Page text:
Leaked: Secret Demo Of Samsung’s Folding Phone

Leaked: Secret Demo Of Samsung’s Folding Phone

While the Royole FlexPai might have leapfrogged all the big phone makers with the first developer-ready foldable smartphone, Samsung has continued its quest for a folding phone of its own. In a secret demo, leaked by a customer to a Korean newspaper, more details about the handset have emerged. Here’s what we know so far.

The new phone has an AMOLED clamshell that was previously shown off at the Samsung Developer Conference.

The Cover Display as Samsung dubs it, will be a 4.58-inch panel running at 840 x 1960 resolution. It will be good for alerts, caller ID and “basic” app use.

The internal Main Display is a much larger 7.3-inches with a 1536 x 2152 resolution. As you switch between the two displays, apps will shift seamlessly between the two with a more data rich view on the big screen and simplified presentation on the smaller. You’ll also be able to see several apps on the display simultaneously.

The World's First Folding Phone Is Less Crappy Than Expected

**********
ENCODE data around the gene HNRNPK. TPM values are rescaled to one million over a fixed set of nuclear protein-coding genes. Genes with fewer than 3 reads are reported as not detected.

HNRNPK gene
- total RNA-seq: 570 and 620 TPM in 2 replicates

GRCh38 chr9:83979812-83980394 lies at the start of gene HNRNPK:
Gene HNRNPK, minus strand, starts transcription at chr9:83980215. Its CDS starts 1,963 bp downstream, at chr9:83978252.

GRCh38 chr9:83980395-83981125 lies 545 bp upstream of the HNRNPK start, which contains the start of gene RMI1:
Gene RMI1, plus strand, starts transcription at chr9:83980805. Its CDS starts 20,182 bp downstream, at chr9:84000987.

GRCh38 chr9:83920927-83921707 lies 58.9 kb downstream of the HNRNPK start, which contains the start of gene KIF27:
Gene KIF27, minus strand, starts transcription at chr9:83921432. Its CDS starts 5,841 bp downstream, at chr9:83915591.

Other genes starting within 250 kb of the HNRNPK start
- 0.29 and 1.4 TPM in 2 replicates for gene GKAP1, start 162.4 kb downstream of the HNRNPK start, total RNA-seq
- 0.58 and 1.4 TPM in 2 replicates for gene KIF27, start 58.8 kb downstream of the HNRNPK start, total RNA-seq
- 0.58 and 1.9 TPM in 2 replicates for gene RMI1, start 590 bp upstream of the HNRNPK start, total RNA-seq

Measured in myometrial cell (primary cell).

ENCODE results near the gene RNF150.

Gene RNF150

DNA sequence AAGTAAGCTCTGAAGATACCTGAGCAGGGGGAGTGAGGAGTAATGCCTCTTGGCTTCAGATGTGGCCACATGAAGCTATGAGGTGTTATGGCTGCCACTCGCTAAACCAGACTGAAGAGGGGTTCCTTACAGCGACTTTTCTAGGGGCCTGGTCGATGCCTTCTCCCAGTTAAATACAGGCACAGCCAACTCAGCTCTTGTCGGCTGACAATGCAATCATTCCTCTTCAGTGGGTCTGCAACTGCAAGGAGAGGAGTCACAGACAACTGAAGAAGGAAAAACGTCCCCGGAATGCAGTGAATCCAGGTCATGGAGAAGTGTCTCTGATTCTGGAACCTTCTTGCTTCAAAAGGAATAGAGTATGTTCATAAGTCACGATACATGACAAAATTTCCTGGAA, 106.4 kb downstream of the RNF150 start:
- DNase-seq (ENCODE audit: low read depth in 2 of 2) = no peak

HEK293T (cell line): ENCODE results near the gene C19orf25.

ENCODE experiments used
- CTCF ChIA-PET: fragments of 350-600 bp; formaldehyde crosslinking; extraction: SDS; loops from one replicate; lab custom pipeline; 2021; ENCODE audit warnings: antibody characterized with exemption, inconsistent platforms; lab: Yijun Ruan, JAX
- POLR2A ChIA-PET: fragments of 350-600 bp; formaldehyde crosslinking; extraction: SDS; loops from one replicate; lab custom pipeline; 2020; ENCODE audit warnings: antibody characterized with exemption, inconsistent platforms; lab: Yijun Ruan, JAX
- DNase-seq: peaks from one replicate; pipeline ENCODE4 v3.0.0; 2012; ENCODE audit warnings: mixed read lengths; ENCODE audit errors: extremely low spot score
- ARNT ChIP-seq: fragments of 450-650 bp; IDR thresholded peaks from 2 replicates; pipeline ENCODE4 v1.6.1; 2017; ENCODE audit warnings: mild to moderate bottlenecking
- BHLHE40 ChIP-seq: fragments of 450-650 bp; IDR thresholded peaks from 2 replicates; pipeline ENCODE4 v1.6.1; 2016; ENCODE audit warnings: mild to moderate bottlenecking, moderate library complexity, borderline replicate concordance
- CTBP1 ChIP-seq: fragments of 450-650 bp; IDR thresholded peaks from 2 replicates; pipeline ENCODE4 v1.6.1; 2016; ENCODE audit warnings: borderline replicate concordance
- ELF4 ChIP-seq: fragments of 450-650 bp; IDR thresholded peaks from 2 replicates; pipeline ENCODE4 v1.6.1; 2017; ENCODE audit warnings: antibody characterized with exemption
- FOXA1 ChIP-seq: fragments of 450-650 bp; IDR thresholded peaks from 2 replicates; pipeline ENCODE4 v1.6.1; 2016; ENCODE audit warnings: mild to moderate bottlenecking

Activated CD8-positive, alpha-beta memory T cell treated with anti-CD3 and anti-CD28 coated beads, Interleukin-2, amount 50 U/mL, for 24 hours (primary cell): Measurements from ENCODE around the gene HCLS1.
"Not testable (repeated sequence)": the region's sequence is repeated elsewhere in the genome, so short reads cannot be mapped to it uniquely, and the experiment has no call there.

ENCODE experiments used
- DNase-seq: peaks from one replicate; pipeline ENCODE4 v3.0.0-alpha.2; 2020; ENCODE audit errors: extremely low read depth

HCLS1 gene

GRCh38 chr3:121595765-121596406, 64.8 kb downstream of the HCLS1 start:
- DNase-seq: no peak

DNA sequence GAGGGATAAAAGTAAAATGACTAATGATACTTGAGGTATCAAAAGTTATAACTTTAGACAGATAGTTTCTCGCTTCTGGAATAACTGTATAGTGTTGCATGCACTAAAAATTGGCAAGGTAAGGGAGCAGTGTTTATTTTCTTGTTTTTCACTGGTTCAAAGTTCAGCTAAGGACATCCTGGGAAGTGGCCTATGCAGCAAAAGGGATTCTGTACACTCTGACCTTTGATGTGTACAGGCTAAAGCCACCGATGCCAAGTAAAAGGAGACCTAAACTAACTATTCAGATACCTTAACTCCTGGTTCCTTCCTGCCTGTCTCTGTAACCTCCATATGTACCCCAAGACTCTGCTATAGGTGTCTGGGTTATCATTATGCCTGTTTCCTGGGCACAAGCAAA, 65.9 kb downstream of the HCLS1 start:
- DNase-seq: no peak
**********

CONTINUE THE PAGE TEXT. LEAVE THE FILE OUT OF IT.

Although TVs seem to be the biggest story coming from CES this year, 2019 will undoubtedly be the year when folding smartphones become mainstream. And while all the major phone makers have plans for their own folding phones, tech upstart Royole has released their FlexPai folding smartphone. </p> <p>We had a brief glimpse of this device last year following a launch in Beijing last October. It's now been shown off again during CES 2019 - and it's looking markedly better.

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According to the leaker at CES 2019, “When unfolded, Samsung’s foldable phone does not show any crease indicating it had been bent”.

The leaker added that what was shown was a prototype that couldn’t be completely unfolded yet. But the company told them that would be resolved before the expected late 2019 release.

Samsung holds a number of patents for a folding three-panel design as well as the single fold we’ve already seen.

2019 will be, without a doubt, the year we’ll see the first folding screen devices hit the mainstream. But I’m still a little sceptical that the initial batch of devices will meet our expectations. First-generation products often get lots of early, positive attention, but shortcomings and compromises become evident when Version 2.0 inevitably arrives soon after.

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